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Find your balance point and make sure you are above it Not good to have the head of the spar race to earth which can happen if you lift below the tip point. Use a line secured to a winch on the spar to hold the loop that you use for lifting, do not use the spreader bars to lift the spar. Wrap the roller drum with carpet, pull a halyard forward to hold the spar from falling backwards, undo the headstay and then in a smooth motion (don't kink the rf track) lift the roller furler drum over the stanchions and walk it back so it hangs overboard at midsection.

As others have said, have everything ready to go, be ready to cut wires if needed, have horses ready to set the spar on.

Should be good to go. I'll try to post some pics later.
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Old 29-01-2009, 17:51   #6
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Oh, and don't forget to undo you electrics like I always do - crane still gets the mast out but it makes another job.
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Old 29-01-2009, 18:29   #7
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Oh Thanks guys great wealth of experience appreciate all the tips
I never thought of supporting the mast from the winches.
Something still not clear if I REMOVE ALL THE UPPER SUPPORT before the Crain gets there how are we suppose to get up there to tie off at the upper section of the mast ?? Am I to expect the Crain operator to climb the mast to tie his rigging at the upper section?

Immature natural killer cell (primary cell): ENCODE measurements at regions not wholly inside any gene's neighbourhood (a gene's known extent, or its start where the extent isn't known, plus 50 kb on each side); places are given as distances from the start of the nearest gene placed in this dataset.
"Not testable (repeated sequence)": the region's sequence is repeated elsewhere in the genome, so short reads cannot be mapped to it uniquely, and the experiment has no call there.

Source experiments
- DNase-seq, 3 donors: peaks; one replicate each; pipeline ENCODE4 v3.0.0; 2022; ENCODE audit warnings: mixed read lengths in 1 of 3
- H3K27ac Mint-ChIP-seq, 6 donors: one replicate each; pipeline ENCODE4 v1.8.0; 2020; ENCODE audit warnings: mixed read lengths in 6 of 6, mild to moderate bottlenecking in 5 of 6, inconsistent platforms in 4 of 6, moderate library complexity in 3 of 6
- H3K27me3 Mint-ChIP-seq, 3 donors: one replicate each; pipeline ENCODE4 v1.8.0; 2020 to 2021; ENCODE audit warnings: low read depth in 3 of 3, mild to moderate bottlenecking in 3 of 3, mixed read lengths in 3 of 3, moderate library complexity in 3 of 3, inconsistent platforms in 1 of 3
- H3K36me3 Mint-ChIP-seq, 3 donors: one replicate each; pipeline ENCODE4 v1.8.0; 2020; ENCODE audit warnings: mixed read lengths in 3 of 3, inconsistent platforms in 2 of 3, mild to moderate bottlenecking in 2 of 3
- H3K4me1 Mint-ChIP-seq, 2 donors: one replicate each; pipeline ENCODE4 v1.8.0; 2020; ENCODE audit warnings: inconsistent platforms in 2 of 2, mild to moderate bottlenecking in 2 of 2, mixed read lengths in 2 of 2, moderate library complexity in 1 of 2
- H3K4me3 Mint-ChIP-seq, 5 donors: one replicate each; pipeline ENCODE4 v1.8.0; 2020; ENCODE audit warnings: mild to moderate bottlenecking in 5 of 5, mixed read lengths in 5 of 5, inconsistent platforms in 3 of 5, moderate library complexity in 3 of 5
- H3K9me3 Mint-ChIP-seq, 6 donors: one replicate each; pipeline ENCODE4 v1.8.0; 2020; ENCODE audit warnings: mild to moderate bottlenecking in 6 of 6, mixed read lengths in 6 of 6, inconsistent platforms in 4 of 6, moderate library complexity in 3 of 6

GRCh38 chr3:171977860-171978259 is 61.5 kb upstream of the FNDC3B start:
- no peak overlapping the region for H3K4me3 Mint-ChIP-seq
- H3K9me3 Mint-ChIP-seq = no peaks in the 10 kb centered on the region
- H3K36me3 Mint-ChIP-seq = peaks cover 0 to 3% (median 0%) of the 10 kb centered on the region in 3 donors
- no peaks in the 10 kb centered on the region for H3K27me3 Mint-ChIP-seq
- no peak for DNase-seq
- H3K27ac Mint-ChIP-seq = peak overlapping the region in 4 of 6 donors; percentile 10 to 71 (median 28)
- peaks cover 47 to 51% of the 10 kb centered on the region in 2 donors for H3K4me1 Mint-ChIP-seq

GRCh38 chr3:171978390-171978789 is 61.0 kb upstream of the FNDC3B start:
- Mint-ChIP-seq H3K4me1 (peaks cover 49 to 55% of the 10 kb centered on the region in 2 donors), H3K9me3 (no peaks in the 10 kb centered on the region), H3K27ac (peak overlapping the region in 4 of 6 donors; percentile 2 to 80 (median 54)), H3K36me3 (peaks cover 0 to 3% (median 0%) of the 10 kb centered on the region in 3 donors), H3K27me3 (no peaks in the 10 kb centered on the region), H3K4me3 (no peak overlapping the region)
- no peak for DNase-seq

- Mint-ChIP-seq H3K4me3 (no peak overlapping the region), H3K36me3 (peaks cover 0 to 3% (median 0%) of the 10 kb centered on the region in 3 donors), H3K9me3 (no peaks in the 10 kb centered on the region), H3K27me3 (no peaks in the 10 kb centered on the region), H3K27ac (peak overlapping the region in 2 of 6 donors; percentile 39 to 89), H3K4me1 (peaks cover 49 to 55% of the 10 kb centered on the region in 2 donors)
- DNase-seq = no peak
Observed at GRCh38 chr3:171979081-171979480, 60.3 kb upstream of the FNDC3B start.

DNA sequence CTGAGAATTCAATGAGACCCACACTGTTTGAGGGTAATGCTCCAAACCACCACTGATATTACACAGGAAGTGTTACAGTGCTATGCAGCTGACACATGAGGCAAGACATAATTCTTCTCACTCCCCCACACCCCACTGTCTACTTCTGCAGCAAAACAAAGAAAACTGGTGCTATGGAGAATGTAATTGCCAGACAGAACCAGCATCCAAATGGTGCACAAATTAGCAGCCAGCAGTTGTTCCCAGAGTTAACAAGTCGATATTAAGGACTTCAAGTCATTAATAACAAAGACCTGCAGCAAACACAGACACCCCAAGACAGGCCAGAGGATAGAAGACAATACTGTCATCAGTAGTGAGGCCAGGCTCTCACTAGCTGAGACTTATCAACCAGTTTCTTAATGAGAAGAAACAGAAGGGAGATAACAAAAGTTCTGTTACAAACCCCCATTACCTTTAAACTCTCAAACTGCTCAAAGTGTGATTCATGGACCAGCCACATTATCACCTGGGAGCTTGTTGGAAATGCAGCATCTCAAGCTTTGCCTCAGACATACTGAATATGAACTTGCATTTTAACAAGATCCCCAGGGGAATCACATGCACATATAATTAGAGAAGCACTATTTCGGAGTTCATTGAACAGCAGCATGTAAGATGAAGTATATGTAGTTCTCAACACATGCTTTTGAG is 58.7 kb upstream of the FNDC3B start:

Would we normally disconnect wires a foot below the base of mast or 8 feet below under compression post?
Thanks again for any advise
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Old 29-01-2009, 20:29   #8
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Okay, I own a Columbia with a 55 foot mast height. Last summer I had the mast out to replace all the standing. The crane cost $600 per trip. That is, once to pull and once to drop back in. The crane sling goes around your mast with a down haul line attached. The crane operator takes up the slack and then you:

1. Disconnect all mast head wiring at the mast step.
2. Make sure all your halyards are coiled on the mast.
3. Attach a line to the mast at the partners to control the mast when it is loose.
4. Loosen all standing rigging. If you have roller furling, take the sail off or otherwise secure the gear so that it cannot unroll in the middle of the operation.
5. Take one last look around to make sure everything is clear.
6. Take another look around to make sure everything is clear.
6. Signal the mast operator to take up the slack. The sling will snag and tighten at the lower spreader.
7. Pull all the turnbuckle pins and hoist out.
8. The lower spreader should be close to the half way point. With the length of mast below deck the mast should not rotate in the sling but should stay nearly vertical. As the mast is lowered to the hardstand guide the heel to where you want it. If you have horses already set up, now is the time to lay the mast on them. Make sure the long axis of the mast section is vertical and mast should have enough strength to support itself without bending. You will be surprised how little it will weigh. You and 4 friends should be able to manage it.

Stepping the mast is the reverse of the above. It is a bit harder to get the heel right back into the step but it can be done. Someone will need to be on deck to transmit your up-down directions to the crane operator.

While the mast is out:
1. Take out the step casting. Clean, prime and paint it.
2. Clean the compartment carefully and repaint as needed.
3. Check your keel bolts if you have an outside keel. My bolts had rusty nuts. I extracted them and replaced with stainless steel. Pulling the bolds is very hard but have done it, I sleep better.
4. Replace your running rigging.
5. Replace your masthead instruments.
6. Check the masthead sheeves. Disassemble and greese.
7. Check the steeming light and masthead nav lights.
8. Replace the spreader boots. Check the spreader-to-mast connection for corrosion.
9. Install that spinaker halyard crane that you always wanted. And on and on and on.
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Old 29-01-2009, 21:51   #9